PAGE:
625 S Fair Oaks Ave, Suite 360

Pasadena, CA 91105

Cauda Equina Syndrome

CES Image

Cauda Equina Syndrome — The Most Dangerous Mechanical Disc Injury

Cauda equina syndrome is a spinal condition in which the spinal nerves within the spinal canal become dangerously compressed. The common symptoms are listed in the chart.   

Notice how most of the symptoms are non-specific. Low back pain is present in most spinal conditions. Sciatica has many causes.   

Presuming a spinal cause, the emergence of bladder and bowel symptoms is a red flag symptom warranting emergent evaluation.   

Bladder symptoms from least to most severe involve:  

  • Urgency to urinate  
  • Straining to void 
  • Retention — unable to void 
  • Incontinence — voiding without control.  

In fact, the biggest danger of waiting for evaluation is functional loss might become irreversible 

The feared complication of this syndrome, even more than pain, is permanent loss of bladder control.   

Bowel symptoms are less common than bladder symptoms. From least to most severe, they are:  

  • Constipation  
  • Loose rectal tone 
  • Flaccid sensation of anus with wiping 
  • Fecal staining of underwear from stool leakage 
  • Incontinence — defecating without control 

Sexual dysfunction is another possible complication. In men, loss of function might be experienced as: 

  • Altered or lost genital sensation  
  • Inability to attain an erection  
  • Inability to maintain an erection  
  • Inability to achieve orgasm 

In women, loss of sexual function might be experienced as:  

  • Altered or lost genital sensation  
  • Inability to achieve orgasm 

Cauda equina syndrome may occur from any cause that compresses the spinal canal and is observed in:  

  • 2% of disc bulges  
  • Grade 2 or higher spondylolisthesis  
  • Severe spinal canal stenosis 
  • Cancerous tumors  
  • Hematomas — spinal bleeds after trauma or surgery  

The only effective treatment for cauda equina syndrome is emergency decompression surgery.    

From the time of symptom onset, patients have a 48-hour window to undergo surgery before the risks of permanent neurological injury. (Some studies indicate that 24-hours leads to better outcomes, when possible).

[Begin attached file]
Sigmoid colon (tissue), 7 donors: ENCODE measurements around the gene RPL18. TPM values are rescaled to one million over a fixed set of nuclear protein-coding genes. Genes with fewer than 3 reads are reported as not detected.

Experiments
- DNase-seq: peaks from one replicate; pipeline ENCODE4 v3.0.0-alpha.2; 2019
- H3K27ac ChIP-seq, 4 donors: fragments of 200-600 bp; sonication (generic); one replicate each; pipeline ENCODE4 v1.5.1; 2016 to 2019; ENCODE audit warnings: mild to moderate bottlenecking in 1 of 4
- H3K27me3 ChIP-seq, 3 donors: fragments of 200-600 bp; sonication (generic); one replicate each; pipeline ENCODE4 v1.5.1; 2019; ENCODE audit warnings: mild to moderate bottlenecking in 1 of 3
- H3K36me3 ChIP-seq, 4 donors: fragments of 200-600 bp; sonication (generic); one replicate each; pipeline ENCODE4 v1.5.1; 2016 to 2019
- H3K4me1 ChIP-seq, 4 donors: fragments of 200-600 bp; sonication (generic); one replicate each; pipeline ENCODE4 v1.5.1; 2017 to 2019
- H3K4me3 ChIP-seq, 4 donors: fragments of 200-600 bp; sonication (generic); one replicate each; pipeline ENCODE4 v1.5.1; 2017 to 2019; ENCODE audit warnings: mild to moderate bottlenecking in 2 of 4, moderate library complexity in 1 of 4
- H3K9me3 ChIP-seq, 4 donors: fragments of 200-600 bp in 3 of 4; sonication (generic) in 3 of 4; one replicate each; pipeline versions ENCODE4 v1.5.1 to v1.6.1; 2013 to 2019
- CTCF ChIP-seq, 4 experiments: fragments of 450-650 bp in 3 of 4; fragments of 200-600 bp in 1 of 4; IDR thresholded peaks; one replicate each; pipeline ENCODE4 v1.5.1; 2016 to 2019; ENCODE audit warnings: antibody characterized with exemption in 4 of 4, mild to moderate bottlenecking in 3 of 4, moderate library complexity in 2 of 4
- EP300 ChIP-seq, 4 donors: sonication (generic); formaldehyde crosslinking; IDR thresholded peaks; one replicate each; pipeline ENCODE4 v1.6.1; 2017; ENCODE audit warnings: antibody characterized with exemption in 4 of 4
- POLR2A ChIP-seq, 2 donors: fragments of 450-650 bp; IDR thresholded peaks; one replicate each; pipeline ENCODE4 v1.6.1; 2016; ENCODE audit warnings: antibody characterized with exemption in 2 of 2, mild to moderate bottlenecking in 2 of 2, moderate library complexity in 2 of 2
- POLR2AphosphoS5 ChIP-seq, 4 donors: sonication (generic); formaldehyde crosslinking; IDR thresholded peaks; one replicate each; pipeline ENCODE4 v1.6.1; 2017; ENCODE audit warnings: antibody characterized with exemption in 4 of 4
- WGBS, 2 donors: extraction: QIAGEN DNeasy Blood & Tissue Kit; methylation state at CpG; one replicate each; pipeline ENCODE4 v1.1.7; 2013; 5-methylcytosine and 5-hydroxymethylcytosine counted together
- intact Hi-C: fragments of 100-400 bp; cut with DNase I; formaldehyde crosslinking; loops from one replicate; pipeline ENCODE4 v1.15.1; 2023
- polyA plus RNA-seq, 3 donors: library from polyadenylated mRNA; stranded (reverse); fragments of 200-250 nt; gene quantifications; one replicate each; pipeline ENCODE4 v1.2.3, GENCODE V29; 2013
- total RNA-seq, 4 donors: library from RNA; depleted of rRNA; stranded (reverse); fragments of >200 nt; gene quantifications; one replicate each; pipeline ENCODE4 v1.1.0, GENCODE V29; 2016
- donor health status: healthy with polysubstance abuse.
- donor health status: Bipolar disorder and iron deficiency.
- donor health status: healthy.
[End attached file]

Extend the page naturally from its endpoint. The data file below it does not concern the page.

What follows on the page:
The main outcome emergency decompression surgery attempts to reverse is the prevention of complete cauda equina syndrome in which permanent incontinence of the bladder or bowel emerges.  

Despite the risks, CES is misdiagnosed and overlooked. This results in poor clinical outcomes for patients and, for the clinician who missed the diagnosis, risks of legal action for medical malpractice.   

The diagnosis of cauda equina syndrome is not always straight-forward for the following reasons:  

  1. A lack of clinical familiarity with this rare condition 
  2. The MRI may not explicitly state that there is cauda equina syndrome 
  3. The available MRI may not be up-to-date  
  4. Bladder and bowel symptoms might be vague and mild at first 

The simple aspect of diagnosis of cauda equina syndrome is an up-to-date MRI can just about always exclude this condition. The reason: an extensive blockage of the spinal canal causes almost all cases and is therefore hard-to-miss.  

Select References  

Fast, Avital, and Dorith Goldsher. Navigating the adult spine: bridging clinical practice and neuroradiology. Demos Medical Publishing, 2006.  

Fraser, Stuart, Lisa Roberts, and Eve Murphy. “Cauda equina syndrome: a literature review of its definition and clinical presentation.” Archives of physical medicine and rehabilitation 90.11 (2009): 1964-1968.  

Gitelman, Alex, et al. “Cauda equina syndrome: a comprehensive review.” Am J Orthop (Belle Mead NJ) 37.11 (2008): 556-62.  

Lavy, Chris, et al. “Cauda equina syndrome.” Bmj 338 (2009).